Skip to main content
Can You Feel The Force?

I’ve just subscribed to eCademy in the hope of becoming a ‘Power Networker’. A year ago I wrote a couple of tongue in cheek columns about Internet dating agencies and now I’ve found something almost as fascinating but which I don’t have to hide from my wife.

According to the message on its Website, “Ecademy's cause is "to build the world's largest Trusted Business Network by connecting people to each other - enabling knowledge, contacts and opportunities to be shared for World Wide Wealth."

What I find fascinating about the eCademy site is that it has moved the principle behind on-line dating into a business dimension. This allows a subscriber to create a network of like-minded vertical contacts, so instead of tall, blonde, single white female, you can have its engine go looking for people much like you among its 20,000 subscribers and then swap emails, create Blogs and lots of other powerful stuff besides. So go have a look, it’s free for the basic service but like any good dating agency, like Udate.Com, ‘Power Networking’ has a cost attached to it.

eCademy was started by Thomas Power who I knew in an earlier incarnation with Amstrad in the eighties. I vaguely recall once discussing the secret Masonic lodge ‘P2’ with him – The Roberto Calvi scandal - and the principle of ‘Uomini di Fiducia’, ‘men of honour’ and their clandestine business network. I wonder if that Masonic principle stayed in the back of his mind.


Popular posts from this blog

Civilisational Data Mining

It’s a new expression I haven’t heard before. ‘Civilisational data mining.’

Let me start by putting it in some context. Every character, you or I have typed into the Google search engine or Facebook over the last decade, means something, to someone or perhaps ‘something,’ if it’s an algorithm.

In May 2014, journalists revealed that the United States National Security Agency, the NSA, was recording and archiving every single cell-phone conversation that took place in the Bahamas. In the process they managed to transform a significant proportion of a society’s day to day interactions into unstructured data; valuable information which can of course be analysed, correlated and transformed for whatever purpose the intelligence agency deems fit.

And today, I read that a GOP-hired data company in the United States has ‘leaked’ personal information, preferences and voting intentions on… wait for it… 198 million US citizens.

Within another decade or so, the cost of sequencing the human genome …

The Nature of Nurture?

Recently, I found myself in a fascinating four-way Twitter exchange, with Professor Adam Rutherford and two other science-minded friends The subject, frequently regarded as a delicate one, genetics and whether there could exist an unknown but contributory genetic factor(s) or influences in determining what we broadly understand or misunderstand as human intelligence.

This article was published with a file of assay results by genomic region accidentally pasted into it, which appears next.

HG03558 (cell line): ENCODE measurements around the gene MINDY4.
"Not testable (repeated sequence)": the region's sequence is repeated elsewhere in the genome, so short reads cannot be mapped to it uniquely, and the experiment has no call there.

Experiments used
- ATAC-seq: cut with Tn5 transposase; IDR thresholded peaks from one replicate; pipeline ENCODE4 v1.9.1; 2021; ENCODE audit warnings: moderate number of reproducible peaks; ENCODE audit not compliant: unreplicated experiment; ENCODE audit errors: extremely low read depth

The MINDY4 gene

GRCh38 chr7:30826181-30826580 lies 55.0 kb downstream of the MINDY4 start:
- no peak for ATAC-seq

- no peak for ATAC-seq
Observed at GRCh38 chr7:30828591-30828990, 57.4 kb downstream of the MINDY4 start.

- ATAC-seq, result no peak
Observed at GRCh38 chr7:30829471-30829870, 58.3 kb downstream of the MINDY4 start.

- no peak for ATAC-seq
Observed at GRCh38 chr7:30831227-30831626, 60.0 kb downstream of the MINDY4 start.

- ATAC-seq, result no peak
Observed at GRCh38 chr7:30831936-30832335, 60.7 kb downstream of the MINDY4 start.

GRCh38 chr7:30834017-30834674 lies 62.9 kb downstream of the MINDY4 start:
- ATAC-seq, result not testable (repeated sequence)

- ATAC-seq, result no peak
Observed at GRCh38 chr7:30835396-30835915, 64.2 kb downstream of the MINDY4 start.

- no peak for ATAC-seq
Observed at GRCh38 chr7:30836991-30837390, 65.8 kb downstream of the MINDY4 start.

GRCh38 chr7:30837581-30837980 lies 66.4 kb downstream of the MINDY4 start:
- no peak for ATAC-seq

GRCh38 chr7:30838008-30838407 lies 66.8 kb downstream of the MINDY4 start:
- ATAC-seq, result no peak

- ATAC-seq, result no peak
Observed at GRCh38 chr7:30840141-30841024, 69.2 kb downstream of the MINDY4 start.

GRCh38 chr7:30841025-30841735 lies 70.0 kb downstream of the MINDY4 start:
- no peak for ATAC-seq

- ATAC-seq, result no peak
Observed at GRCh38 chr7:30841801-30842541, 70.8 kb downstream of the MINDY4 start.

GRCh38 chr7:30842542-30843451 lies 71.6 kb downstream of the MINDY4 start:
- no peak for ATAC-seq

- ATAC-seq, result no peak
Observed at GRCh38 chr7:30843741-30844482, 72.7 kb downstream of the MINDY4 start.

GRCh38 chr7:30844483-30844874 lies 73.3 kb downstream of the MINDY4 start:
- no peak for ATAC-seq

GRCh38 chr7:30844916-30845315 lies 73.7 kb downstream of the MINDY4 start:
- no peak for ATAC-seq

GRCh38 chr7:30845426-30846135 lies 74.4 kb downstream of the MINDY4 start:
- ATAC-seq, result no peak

I won’t discuss this subject in any great detail here, being completely unqualified to do so, but I’ll point you at the document we were discussing, and Rutherford’s excellent new book, ‘A Brief History of Everyone.”

What had sparked my own interest was the story of my own grandfather, Edmond Greville; unless you are an expert on the history of French cinema, you are unlikely to have ever hear of him but he still enjoys an almost cult-like following for his work, half a century after his death.

I've been enjoying the series "Genius" on National Geographic about the life of Albert Einstein. The four of us ha…
The Mandate of Heaven

eGov Monitor Version

“Parliament”, said my distinguished friend “has always leaked like a sieve”.

I’m researching the thorny issue of ‘Confidence in Public Sector Computing’ and we were discussing the dangers presented by the Internet. In his opinion, information security is an oxymoron, which has no place being discussed in a Parliament built upon the uninterrupted flow of information of every kind, from the politically sensitive to the most salacious and mundane.

With the threat of war hanging over us, I asked if MPs should be more aware of the risks that surround this new communications medium? More importantly, shouldn’t the same policies and precautions that any business might use to protect itself and its staff, be available to MPs?

What concerns me is that my well-respected friend mostly considers security in terms of guns, gates and guards. He now uses the Internet almost as much as he uses the telephone and the Fax machine and yet the growing collective t…